Despite its growth in the past couple of years, bitcoin has recently been depreciating, due to an uncertain future which was caused by a dispute between its major players. As Segwit2x looms, bitcoin investors and traders are filled with worry and dread, asking, is it time to cash out?
Bitcoin has grown at an unprecedented rate for the past three years (from less than $300/USD to over $3000/USD) and just when people start talking about becoming millionaires overnight, things seem to have hit a snag.
Bitcoin has seen much success recently because of what it offers, something conventional financial institutions can't. Its technology provides a secure payment platform, that is decentralized and doesn't allow third parties to tamper with your funds.
That's why it has been embraced by so many people all over the world, governments included. This success, however, is what is threatening its future.
The growing popularity and acceptance of bitcoin all over the world has led to a tremendous increase in the number of users. This has led to an increase in activities on the network and transactions too, which in turn is causing an increase in transaction times and fees, curtailing bitcoin's ability to process payments with the same fluidity as MasterCard and other payment options.
The very problems are what bitcoin was created to get rid of in the first place.
Bitcoin was created using blockchain technology with each block containing transaction information as well as identities of users and time stamps. The recent popularity and increased use (in simple terms) have caused these blocks to be filled, resulting in the increased fees and lag.
Different camps have sought to solve these problems, and many proposals have been put forward. Over time two opposing camps have come up with two upgrades which propose to make Bitcoin faster and transactions less expensive.
On one side are the miners, mostly based in Asia, who use powerful million dollar machines to mine bitcoin. They propose increasing the size of the bitcoin block to accommodate more information, thereby making things faster and cheaper.
On the other side are the developers, who are responsible for upholding bitcoin's bug-proof software. They prefer to have some of the information in the bitcoin block moved to another server or block, which they say will reduce congestion as well as allow smart contacts and other smarts to be built on bitcoin.
This proposal is called SegWit, which stands for segregated witness.
However, SegWit, the act of moving data away from the blockchain reduces the influence of miners to an extent, something miners don't want. This is the origin of the conflict
Wu Jihan is the co-founder of Antpool, the largest mining organization, based in China. He was (and still is, to some extent) one of SegWit's most vocal opponents.
“SegWit is itself a great technology, but the reason it hasn’t taken off is that its interest doesn’t align with miners,” he said after the proposal was announced.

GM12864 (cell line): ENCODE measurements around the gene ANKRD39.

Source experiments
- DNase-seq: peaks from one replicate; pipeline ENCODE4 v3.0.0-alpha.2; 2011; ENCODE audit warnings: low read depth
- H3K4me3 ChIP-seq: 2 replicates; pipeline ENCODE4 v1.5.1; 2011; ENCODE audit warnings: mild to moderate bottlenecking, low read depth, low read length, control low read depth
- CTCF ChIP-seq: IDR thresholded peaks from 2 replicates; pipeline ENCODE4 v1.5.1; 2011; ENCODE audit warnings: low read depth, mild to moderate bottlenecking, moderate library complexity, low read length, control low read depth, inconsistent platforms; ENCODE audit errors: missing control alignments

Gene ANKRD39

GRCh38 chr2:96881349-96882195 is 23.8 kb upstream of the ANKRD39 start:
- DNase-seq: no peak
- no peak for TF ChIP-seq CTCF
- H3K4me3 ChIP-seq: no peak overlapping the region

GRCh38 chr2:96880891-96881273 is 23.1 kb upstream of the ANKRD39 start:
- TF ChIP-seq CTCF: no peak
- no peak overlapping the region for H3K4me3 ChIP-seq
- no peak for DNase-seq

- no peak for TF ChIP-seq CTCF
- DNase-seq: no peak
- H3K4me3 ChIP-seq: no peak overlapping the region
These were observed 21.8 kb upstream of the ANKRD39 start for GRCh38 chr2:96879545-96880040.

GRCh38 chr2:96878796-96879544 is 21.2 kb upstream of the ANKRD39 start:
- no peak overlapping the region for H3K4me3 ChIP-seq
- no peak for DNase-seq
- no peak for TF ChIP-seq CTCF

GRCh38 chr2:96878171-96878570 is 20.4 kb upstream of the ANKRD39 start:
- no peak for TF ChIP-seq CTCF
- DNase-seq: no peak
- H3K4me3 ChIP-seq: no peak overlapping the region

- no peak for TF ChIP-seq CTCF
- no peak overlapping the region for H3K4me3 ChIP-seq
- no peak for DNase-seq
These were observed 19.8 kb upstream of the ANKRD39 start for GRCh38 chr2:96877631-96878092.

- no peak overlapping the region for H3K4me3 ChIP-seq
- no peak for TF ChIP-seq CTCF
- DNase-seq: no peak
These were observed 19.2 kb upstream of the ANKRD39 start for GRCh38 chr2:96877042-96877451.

Nevertheless, both groups are keen on reaching an agreement, and some miners have compromised to support SegWit in return for an increase in bitcoin block size. According to Wu, the plan will get rid of congestion for the main time until a lasting solution is discovered.
This negotiated agreement is known as SegWit2x- it implements SegWit and doubles the size of the bitcoin block. However, not all miners and developers have agreed to implement the software.
Some miners are opposed to losing their influence on bitcoin, and some developers say the proposal is too sudden and rushed.
Currently, about 85% of miners say they will implement SegWit when it launches on July 21, and some big players have opted in as well, compelled by the rising popularity of Ethereum, another cryptocurrency which is threatening to outshine bitcoin.
However, some developers are pushing another agenda called UASF (user activated soft fork), which will reject transactions not compliant with SegWit by August 1st. Events after these two dates- July 21 and August 1st- will determine the future of bitcoin.
When SegWit is released on July 21, the community will monitor the market and if more than 80% of miners adopt it there won't be a problem as it signifies a wide acceptance. If not, there'll be angst and anxiety as it spells trouble, and the community will be nervously anticipating August 1st.
When the 1st of August arrives, and supporters of UASF deploy the technology, the community will monitor the market and if miners still don't comply there'll be a split. There'll be two versions of bitcoin existing on the same blockchain- one which supports UASF and recognizes SegWit transactions and another which doesn't.
If this happens, there'll be massive volatility with traders choosing sides and re-pricing both versions of the cryptocurrency.
This uncertainty is arguably part of the reason bitcoin has been depreciating for the past few weeks. Investors and traders dislike uncertainty with any currency or stock.
Unless the bitcoin players come to a solid agreement, SegWit2x could be the beginning of the end.